Kids cracking jobless code

The world’s youngest app developer was just another kid beside the dozens of Irish students teaching Europe to write code in a European Parliament meeting room.




Harry Moran, whose PizzaBot game was at number one in Apple’s app sales for three months when launched two years ago when he was 12, was writing code with other boys and girls for an app to drive a remote controlled toy-car and fly a mini-drone.

Their presence created a buzz around the huge parliament building where lots of people wanted to know what exactly this CoderDojo club was and what were these youngsters doing.

Those who dropped in saw kids as young as eight working with their laptops, writing computer code with the men who started it all, Corkonian James Whelton and Australian Bill Liao.

James found fame when he hacked the system underlying the iPod nano, but after winning an internet award was inundated with questions from other students at his school — and he and Bill came up with the idea of creating a coding club.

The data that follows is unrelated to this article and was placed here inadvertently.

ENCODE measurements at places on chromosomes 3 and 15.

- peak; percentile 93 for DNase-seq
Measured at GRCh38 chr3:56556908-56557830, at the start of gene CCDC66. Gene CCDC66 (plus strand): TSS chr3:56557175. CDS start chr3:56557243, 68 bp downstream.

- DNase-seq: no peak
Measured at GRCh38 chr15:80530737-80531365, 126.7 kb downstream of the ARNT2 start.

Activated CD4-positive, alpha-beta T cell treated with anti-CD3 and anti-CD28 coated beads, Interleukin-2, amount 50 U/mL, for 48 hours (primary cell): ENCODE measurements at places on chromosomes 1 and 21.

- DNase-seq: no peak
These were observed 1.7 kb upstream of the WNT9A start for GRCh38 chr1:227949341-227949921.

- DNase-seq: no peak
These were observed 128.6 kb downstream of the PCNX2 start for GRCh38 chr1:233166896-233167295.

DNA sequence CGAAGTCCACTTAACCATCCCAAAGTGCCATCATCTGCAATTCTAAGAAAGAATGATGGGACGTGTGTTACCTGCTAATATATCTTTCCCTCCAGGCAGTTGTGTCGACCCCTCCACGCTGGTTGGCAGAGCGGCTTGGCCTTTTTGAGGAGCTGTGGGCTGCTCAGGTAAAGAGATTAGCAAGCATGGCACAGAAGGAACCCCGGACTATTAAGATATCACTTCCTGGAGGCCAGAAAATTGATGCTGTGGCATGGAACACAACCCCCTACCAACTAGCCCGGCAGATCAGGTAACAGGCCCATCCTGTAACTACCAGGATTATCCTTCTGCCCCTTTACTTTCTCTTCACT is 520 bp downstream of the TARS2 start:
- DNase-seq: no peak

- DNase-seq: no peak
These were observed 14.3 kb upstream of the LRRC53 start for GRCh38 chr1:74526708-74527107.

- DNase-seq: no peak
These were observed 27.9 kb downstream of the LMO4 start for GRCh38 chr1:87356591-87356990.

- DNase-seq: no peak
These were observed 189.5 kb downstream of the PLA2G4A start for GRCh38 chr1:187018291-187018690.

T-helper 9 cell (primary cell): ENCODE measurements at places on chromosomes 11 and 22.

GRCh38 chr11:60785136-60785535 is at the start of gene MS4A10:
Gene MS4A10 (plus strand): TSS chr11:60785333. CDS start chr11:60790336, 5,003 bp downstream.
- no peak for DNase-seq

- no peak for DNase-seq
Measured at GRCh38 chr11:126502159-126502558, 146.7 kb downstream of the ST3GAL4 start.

But it’s not just all fun and games. It’s filling the massive gap in the IT sector and providing many of the youngsters with a job for the future, explained Fine Gael MEP Sean Kelly, who brought the group to Brussels.

In the more than 200 Coder Dojo clubs now set up in 23 countries around the world inside just two years, 15,000 kids are taught to collaborate, play well in a vibrant social, free environment with the highest ideals of equality and fairness, said Bill.

Gaming, the usual introduction to coding, tends to exclude those not interested in games, especially girls. So the open, relaxed approach tends to suit many more, including girls like Ruth Whelan, 12, from Leamlara, Co Cork, who joined in February and, while she found it difficult at first, has mastered HTML and Java. “It gets easier,” she said.

As well as professionals offering their time for free during the weekly club meetings, others with very little knowledge of the internet’s workings, like Elaine Dempsey, Harry’s mother, gives her time too.

Despite her being a little afraid of doing too much on computers herself, she sees herself akin to a scout leader in the club.

Mr Kelly, a former president of the GAA, who hosted the event, said the club uses the same principles as the the GAA. “They start young, are highly motivated and it is also organised outside of school with great volunteers,” he said.

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